WASHINGTON - The Smithsonian Institution has called on a familiar and respected name to follow W. Richard West, the National Museum of the American Indian's inaugural director. Kevin Gover will assume duties on Dec. 2, two weeks after West's retirement date.
''I am deeply honored to be the next director of the National Museum of the American Indian,'' Gover said in a Sept. 11 Smithsonian press release. ''The museum's mission of educating the public about living Native cultures is an important and challenging one, and I am grateful for the opportunity to build upon the strong foundation created by the museum's founding director, Rick West.''
Gover added in an interview, ''I just want Indian country to know that I am honored by this ... and I will work hard to protect their museum.''
His interviews with the Smithsonian selection committee were so extensive that he couldn't put a finger on any one factor that made the difference for him, he said. His priorities coming in will be to raise a permanent endowment fund and to create widespread access to the museum through new technology, he said.
As an accomplished attorney, founder of an Indian- and woman-owned law firm, former head of the BIA, and now a law scholar and professor at the Sandra Day O'Connor College of Law at Arizona State University, Gover brings an array of credentials to one of the foremost posts in Indian country. But he downplayed his profile on several of the more obvious qualifications, allowing only that scholarly credentials of the kind he has earned at ASU probably helped his candidacy, and that his extensive relationships among tribes and within the federal government probably didn't hurt.
Otherwise, as a fund raiser, where West and his lieutenants excelled, Gover said he's on new ground; his prowess during the early years of the Bill Clinton campaign for the presidency is wildly exaggerated, amounting to only some thousands of dollars, he said. His engagement with Native culture and art may not be obvious from his resume, he agreed, adding that it's real enough all the same after years of service on an Indian arts board in the Southwest, patronage of the arts as an attorney, and quality time with people and places throughout Indian country for decades now. As a reformer of federal bureaucracy, he considers himself overrated. Though his critiques of the paperwork burden and other problems at the BIA were considered cogent around Washington, he compared reform at the BIA to turning a battleship ... long after the order goes out, it just might happen. He's looking forward to a whole different experience at NMAI, he said.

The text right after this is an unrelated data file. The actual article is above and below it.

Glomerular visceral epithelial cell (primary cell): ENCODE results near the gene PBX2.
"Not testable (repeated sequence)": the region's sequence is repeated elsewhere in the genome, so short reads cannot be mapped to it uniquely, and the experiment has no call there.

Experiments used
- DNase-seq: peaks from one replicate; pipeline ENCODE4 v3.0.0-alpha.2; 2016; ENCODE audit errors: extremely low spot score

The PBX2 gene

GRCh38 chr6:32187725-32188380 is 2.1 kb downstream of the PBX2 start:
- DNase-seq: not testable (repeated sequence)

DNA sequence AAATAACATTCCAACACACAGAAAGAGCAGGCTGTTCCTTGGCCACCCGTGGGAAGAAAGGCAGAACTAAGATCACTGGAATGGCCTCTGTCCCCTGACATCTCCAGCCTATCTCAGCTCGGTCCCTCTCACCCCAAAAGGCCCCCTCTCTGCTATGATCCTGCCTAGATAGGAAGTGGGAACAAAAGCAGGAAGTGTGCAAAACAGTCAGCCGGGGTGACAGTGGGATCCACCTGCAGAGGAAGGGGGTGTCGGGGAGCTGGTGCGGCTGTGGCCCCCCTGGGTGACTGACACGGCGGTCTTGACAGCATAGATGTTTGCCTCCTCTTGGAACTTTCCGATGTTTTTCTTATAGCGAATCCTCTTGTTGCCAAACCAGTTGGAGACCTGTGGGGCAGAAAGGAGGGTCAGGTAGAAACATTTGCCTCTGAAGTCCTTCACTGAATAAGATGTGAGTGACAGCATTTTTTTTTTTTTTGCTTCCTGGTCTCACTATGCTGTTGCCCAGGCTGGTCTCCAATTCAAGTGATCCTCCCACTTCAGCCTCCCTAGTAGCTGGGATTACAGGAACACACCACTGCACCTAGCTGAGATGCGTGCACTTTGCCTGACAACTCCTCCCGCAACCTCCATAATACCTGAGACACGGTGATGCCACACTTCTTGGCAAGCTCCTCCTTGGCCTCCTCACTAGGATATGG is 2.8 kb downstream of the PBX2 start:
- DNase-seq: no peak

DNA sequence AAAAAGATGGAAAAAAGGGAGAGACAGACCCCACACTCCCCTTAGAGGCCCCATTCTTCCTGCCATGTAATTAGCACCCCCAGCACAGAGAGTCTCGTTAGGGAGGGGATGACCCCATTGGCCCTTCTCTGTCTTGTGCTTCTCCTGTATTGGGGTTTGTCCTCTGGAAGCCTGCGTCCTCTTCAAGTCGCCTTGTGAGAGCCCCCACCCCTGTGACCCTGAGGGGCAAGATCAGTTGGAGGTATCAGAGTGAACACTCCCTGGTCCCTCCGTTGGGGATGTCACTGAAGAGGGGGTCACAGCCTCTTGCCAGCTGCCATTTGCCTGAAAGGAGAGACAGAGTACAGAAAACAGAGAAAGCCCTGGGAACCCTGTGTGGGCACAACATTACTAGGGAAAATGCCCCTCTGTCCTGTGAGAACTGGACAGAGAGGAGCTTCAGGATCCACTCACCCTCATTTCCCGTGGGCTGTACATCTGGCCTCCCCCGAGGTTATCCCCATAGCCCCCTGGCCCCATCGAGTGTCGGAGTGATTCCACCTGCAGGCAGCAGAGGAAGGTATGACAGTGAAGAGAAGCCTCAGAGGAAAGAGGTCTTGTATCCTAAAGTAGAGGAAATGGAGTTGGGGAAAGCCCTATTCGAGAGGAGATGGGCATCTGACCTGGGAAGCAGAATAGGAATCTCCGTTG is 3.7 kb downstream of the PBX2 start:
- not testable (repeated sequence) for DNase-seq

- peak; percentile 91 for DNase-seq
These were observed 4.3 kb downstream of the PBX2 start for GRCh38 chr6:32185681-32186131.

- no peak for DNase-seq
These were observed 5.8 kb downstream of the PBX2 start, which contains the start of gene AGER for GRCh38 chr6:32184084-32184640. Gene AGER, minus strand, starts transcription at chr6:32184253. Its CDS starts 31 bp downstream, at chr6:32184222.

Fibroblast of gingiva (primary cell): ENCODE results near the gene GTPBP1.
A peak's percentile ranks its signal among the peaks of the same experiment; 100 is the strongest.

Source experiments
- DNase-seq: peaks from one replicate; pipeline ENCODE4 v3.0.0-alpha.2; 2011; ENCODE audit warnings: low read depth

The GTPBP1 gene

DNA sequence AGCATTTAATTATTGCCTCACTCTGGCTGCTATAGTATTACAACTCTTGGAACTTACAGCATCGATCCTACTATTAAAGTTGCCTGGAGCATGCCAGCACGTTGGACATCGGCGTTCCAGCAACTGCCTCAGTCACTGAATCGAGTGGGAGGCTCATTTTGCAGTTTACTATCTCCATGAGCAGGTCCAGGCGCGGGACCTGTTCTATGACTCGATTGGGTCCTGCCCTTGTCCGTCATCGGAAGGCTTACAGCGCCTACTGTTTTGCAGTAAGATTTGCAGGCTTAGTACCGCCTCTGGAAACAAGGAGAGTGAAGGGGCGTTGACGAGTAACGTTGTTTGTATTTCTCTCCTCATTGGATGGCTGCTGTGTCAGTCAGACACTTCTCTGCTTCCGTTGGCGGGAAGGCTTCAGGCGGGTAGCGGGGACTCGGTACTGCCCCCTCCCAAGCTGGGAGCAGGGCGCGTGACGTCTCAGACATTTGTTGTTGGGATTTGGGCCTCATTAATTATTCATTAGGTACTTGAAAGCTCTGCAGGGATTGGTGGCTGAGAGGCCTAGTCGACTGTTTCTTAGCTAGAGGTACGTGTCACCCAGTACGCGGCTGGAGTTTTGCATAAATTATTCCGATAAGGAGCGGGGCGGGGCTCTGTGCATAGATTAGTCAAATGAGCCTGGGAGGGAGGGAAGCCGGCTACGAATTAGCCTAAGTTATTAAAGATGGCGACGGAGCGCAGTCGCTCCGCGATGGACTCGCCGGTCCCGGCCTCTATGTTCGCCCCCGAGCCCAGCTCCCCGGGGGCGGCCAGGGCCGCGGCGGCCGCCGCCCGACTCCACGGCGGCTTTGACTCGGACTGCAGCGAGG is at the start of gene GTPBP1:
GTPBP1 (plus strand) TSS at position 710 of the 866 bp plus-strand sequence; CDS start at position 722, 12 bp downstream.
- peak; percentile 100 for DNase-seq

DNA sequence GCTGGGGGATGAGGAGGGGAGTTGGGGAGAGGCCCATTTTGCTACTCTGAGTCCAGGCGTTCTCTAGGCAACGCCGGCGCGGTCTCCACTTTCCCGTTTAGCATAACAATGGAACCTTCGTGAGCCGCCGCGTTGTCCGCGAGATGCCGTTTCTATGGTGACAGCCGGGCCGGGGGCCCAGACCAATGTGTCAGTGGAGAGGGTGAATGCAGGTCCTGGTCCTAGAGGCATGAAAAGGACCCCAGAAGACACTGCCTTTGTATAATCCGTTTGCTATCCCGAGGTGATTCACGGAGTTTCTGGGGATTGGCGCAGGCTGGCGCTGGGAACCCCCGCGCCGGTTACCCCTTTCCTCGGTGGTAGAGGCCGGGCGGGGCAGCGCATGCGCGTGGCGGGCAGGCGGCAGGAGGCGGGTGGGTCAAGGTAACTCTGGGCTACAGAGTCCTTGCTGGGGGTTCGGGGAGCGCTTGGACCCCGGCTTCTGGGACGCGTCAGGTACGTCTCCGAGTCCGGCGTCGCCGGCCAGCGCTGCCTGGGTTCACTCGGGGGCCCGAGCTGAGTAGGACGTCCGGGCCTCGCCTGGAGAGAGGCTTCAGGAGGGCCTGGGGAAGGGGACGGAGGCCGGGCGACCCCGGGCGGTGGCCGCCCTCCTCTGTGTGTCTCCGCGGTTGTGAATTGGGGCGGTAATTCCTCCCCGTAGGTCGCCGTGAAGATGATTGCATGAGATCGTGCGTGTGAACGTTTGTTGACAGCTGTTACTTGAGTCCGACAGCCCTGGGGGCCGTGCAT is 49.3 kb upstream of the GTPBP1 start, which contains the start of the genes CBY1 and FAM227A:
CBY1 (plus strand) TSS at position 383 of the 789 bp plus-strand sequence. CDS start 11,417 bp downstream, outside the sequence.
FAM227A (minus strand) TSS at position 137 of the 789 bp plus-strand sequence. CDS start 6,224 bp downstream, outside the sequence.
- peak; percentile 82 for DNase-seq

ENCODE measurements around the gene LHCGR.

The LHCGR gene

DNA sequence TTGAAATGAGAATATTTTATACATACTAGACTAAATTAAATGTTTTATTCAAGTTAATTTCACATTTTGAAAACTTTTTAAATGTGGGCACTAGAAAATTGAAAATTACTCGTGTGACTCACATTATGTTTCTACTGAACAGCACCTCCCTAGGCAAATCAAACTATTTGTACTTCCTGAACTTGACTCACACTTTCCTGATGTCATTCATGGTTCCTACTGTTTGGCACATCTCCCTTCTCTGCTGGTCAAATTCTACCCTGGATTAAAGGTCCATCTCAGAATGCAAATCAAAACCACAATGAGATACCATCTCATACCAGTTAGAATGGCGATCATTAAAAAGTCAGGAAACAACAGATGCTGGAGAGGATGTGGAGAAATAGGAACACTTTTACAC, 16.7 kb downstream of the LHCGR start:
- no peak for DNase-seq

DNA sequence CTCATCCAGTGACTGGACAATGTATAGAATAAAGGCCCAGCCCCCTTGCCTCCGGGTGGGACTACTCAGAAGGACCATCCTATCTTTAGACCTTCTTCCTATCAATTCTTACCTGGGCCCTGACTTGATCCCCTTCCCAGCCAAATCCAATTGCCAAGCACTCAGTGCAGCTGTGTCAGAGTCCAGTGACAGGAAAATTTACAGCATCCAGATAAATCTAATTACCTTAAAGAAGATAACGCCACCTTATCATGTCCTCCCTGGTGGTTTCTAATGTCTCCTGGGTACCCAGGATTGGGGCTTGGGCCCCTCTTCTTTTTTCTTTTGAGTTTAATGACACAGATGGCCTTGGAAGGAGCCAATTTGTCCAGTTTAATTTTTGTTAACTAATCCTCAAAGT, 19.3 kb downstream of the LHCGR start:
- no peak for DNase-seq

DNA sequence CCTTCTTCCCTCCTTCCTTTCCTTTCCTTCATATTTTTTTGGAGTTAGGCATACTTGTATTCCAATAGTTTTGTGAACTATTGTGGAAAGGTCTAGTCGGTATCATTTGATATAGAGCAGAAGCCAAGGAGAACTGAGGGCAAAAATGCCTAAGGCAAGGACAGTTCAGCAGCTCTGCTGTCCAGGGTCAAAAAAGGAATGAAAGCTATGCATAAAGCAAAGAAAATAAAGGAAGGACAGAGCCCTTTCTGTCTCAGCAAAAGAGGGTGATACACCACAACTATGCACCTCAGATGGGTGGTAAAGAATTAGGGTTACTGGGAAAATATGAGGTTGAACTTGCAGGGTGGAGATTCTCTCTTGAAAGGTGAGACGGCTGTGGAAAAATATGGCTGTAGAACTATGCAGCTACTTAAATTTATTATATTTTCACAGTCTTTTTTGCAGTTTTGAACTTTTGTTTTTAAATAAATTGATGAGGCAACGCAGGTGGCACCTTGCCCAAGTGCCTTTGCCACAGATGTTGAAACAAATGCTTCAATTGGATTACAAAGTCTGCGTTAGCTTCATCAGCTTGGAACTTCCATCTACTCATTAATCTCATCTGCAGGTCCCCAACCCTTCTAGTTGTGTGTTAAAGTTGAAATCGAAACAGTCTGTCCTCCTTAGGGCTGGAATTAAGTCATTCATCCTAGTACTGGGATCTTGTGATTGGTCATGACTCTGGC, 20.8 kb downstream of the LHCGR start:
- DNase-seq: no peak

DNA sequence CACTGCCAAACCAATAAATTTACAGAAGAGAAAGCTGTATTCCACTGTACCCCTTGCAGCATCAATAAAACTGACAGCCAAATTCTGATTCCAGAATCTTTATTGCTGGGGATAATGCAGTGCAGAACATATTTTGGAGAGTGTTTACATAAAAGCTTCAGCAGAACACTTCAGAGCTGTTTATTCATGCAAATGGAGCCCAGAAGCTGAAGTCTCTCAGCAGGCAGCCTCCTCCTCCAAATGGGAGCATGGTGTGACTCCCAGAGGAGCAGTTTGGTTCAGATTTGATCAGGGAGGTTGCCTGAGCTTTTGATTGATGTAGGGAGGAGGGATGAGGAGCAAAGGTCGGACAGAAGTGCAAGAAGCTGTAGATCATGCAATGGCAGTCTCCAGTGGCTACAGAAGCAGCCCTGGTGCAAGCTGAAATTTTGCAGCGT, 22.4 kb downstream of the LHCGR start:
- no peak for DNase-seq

''I get the feeling the museum is going to be light on its feet, very responsive.''
In any case, reform simply isn't the necessity at NMAI that it was at the BIA, he added. At the museum, the opportunity before him is to build on a foundation already established, he said.
He expects to count on assistance from others at the museum in fulfilling eight pages of job specifications. ''I told them I don't know anyone who could do all of these.'' But he is confident of his ability to give a good account of himself on many of them.
At the museum's national pow wow in August, where he was honored for his achievements in establishing the museum, West said in jest that the presence of Mohawk Tim Johnson as acting director during his transition proved that one doesn't have to be an Oklahoman or Cheyenne (West's tribe) to advance at the museum. The appointment of Gover, Pawnee from Oklahoma, won't help that argument any; and it won't be the first time the career paths of the two attorneys have coincided. Gover began his legal career at the Washington firm of Fried, Frank, Harris, Shriver & Jacobson, where West had become the first American Indian to make partner in a national law firm. In an interview within recent years, Gover described him as a hero of his and ''my first boss.'' West later joined the Albuquerque firm Gover founded, Gover, Stetson, Williams and West.
Once the search committee contacted him through a third-party firm, Gover said, his friendship with West helped him to decide whether he was qualified for the job. West's friendship further assisted him in answering the Smithsonian's extensive questioning. But West had no role in the final decision that selected Gover from probably 50 to 60 final candidates, according to Linda St. Thomas of the Smithsonian's public relations department.
''He recused himself from all of those decisions,'' St. Thomas said, adding that West knew a number of the candidates personally. The selection committee interviewed 10 final candidates instead of the more usual two or three, she said, and Smithsonian acting secretary Cristian Samper made the final decision.
St. Thomas described Gover's strengths as presence, commitment to and familiarity with Indian country, and great ideas about broadening the audience of a museum that must appeal to general tourists as well as tribal communities.